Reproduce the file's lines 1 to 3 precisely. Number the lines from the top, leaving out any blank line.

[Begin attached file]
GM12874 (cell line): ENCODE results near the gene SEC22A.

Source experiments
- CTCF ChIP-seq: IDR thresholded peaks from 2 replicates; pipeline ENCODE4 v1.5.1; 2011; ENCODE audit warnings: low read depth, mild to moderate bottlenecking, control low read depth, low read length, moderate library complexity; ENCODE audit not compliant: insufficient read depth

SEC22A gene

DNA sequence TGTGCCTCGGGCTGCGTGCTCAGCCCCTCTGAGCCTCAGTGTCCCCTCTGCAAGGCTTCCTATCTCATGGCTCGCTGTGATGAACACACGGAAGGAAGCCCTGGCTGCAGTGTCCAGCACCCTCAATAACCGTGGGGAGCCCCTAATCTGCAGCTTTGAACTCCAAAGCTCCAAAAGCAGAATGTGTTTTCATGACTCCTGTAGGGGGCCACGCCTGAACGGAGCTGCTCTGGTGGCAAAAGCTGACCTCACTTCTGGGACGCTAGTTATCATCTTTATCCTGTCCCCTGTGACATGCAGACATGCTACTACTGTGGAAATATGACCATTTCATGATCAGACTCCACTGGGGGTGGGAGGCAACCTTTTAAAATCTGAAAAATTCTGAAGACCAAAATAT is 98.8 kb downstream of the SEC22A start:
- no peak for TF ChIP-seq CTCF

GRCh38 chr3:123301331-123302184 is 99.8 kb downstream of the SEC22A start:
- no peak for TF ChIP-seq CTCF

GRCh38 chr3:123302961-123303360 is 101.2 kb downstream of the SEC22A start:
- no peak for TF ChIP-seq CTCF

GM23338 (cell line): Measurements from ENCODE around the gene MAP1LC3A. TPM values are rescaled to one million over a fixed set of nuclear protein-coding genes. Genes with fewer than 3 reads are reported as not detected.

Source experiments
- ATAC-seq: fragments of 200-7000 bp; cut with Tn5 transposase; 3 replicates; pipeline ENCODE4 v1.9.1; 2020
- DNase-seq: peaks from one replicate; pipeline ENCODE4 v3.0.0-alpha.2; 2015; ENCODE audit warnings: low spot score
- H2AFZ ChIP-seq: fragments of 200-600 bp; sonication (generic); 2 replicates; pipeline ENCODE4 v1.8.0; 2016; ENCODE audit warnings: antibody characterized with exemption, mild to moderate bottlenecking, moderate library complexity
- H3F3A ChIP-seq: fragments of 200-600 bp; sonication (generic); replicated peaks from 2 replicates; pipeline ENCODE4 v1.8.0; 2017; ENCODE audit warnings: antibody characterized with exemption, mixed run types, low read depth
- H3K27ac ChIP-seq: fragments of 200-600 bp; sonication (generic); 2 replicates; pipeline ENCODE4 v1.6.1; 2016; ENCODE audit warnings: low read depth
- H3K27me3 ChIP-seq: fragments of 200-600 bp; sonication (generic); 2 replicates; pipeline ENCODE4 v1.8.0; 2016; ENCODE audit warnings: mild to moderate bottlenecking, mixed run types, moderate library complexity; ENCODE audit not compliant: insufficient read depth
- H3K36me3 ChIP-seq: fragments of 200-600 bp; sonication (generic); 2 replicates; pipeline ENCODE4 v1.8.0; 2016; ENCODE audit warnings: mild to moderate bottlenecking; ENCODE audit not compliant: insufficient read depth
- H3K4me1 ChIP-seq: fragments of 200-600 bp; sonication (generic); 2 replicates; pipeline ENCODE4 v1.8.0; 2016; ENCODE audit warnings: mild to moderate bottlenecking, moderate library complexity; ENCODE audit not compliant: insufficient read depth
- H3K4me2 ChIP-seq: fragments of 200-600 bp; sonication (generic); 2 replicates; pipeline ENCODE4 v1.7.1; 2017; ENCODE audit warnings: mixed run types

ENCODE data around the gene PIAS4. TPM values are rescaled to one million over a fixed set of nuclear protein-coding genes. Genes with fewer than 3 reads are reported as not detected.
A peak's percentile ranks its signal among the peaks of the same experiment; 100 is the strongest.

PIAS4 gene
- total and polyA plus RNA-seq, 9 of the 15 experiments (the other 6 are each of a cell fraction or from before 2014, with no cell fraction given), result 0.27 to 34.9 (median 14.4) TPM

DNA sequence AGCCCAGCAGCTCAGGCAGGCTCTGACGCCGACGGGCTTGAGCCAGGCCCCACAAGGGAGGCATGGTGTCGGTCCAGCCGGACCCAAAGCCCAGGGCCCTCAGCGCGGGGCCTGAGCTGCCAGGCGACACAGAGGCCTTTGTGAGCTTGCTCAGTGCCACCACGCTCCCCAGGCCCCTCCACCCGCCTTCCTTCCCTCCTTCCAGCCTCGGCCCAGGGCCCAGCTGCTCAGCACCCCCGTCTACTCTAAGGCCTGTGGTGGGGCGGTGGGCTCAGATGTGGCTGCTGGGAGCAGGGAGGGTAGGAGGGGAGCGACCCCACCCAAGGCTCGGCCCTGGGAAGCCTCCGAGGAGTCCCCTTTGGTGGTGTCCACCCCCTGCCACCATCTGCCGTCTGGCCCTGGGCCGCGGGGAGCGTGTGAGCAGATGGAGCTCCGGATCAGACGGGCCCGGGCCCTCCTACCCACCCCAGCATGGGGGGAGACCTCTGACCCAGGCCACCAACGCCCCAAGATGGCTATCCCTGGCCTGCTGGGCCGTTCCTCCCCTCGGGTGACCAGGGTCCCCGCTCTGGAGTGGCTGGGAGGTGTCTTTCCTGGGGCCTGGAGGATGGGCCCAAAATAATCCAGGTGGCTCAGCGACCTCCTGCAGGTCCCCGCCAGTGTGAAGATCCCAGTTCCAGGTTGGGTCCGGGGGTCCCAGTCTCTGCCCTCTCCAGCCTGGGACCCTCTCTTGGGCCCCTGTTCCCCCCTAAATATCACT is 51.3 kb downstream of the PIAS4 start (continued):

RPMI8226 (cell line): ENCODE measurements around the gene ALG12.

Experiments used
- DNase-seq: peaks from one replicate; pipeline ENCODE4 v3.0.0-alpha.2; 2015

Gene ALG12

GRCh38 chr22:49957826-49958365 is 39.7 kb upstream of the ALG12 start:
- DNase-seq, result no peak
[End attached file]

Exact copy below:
GM12874 (cell line): ENCODE results near the gene SEC22A.

Source experiments
- CTCF ChIP-seq: IDR thresholded peaks from 2 replicates; pipeline ENCODE4 v1.5.1; 2011; ENCODE audit warnings: low read depth, mild to moderate bottlenecking, control low read depth, low read length, moderate library complexity; ENCODE audit not compliant: insufficient read depth